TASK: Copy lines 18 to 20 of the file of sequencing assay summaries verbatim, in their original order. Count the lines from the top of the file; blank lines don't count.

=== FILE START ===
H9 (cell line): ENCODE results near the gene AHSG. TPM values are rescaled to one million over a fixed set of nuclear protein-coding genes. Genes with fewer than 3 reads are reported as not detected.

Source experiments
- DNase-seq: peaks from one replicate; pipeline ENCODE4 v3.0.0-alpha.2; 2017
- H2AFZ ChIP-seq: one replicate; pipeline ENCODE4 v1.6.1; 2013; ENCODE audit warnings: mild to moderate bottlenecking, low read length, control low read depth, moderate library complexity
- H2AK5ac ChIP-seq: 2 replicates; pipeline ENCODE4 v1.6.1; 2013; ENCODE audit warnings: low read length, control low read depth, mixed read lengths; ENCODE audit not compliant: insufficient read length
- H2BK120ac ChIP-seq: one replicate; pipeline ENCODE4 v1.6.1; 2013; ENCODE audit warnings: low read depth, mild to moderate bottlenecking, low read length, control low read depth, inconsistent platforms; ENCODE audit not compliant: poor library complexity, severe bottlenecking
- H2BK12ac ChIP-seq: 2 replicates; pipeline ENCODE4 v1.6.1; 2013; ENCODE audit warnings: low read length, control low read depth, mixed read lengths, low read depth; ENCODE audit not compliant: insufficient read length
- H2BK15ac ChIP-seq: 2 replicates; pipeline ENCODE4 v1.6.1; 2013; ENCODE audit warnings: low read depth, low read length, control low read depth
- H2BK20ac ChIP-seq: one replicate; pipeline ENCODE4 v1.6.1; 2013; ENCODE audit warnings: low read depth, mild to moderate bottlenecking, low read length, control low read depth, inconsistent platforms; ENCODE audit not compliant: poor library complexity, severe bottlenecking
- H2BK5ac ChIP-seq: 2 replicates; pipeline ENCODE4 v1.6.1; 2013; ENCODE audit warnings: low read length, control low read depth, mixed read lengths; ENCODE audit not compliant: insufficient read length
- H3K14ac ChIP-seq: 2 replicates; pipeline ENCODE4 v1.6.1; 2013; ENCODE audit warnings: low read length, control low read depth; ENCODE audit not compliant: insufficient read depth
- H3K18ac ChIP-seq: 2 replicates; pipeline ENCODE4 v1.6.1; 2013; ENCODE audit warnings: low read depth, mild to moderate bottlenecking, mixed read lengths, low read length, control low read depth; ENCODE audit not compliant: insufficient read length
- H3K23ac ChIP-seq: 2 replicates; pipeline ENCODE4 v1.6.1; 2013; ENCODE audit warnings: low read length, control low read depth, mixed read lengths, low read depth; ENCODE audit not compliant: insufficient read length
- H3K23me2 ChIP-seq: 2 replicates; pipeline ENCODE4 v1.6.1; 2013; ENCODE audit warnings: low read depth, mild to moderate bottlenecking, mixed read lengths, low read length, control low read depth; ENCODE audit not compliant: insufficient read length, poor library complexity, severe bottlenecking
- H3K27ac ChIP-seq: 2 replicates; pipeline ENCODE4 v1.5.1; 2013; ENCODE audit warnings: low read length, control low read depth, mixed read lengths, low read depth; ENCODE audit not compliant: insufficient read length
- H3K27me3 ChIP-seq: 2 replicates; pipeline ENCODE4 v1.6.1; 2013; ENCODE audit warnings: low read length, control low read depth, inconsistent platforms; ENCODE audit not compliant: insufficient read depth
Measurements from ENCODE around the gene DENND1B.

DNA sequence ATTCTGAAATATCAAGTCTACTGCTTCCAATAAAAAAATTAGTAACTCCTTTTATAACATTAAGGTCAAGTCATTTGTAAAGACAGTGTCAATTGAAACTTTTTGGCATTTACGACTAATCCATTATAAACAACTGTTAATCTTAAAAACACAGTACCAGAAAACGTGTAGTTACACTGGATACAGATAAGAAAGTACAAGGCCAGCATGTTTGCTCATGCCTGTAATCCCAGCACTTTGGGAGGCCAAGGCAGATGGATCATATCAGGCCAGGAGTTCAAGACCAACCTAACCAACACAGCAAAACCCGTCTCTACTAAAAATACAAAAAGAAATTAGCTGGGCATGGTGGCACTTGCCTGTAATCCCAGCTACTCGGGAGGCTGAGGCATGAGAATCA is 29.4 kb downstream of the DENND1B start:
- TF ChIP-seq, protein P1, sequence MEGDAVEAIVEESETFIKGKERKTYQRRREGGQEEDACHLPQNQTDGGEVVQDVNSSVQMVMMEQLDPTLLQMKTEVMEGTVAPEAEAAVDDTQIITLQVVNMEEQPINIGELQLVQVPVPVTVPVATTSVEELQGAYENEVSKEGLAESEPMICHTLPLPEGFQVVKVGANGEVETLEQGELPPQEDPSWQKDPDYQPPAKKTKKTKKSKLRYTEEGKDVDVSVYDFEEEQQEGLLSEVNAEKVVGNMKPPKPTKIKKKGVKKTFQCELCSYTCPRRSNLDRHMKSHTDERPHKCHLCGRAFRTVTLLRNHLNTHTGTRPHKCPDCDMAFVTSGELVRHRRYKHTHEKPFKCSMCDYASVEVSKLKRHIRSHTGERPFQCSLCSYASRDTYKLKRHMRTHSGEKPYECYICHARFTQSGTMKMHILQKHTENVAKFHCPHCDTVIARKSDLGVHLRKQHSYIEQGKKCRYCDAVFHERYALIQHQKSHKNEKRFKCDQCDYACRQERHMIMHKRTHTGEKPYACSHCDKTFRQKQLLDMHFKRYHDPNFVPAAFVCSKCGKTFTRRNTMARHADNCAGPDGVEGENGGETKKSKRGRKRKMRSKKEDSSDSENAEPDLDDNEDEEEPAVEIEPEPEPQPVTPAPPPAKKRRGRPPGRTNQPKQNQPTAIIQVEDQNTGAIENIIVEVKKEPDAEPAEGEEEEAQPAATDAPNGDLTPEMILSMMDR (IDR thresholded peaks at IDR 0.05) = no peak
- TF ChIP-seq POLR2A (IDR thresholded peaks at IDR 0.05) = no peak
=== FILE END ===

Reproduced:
DNA sequence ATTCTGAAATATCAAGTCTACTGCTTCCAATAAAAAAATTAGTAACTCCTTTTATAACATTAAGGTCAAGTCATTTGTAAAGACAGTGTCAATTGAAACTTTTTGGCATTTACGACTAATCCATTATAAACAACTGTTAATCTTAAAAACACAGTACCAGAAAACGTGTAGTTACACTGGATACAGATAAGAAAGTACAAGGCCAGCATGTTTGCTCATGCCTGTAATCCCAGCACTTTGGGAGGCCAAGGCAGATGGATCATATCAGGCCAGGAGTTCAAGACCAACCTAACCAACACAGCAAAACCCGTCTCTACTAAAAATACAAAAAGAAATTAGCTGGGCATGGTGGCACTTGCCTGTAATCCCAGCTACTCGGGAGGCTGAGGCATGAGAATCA is 29.4 kb downstream of the DENND1B start:
- TF ChIP-seq, protein P1, sequence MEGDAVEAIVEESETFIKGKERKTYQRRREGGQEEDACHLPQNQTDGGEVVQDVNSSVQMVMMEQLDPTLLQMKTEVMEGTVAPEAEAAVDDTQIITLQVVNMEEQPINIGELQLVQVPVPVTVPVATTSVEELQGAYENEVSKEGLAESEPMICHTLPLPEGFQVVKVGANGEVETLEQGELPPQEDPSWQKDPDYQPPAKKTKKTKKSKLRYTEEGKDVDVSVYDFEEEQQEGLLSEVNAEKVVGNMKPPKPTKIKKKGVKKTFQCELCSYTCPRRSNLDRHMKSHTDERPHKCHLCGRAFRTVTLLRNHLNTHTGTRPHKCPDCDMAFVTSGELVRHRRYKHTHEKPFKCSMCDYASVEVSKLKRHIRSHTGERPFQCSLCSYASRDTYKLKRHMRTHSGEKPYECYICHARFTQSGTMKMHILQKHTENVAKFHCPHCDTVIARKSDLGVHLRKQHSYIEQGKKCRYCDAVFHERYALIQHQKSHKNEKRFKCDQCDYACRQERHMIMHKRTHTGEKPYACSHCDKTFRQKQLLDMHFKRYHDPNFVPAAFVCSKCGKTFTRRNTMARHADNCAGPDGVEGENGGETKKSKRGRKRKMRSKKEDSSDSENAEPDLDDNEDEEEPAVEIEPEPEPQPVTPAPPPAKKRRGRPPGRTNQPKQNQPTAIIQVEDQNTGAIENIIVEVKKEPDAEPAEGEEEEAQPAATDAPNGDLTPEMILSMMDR (IDR thresholded peaks at IDR 0.05) = no peak
- TF ChIP-seq POLR2A (IDR thresholded peaks at IDR 0.05) = no peak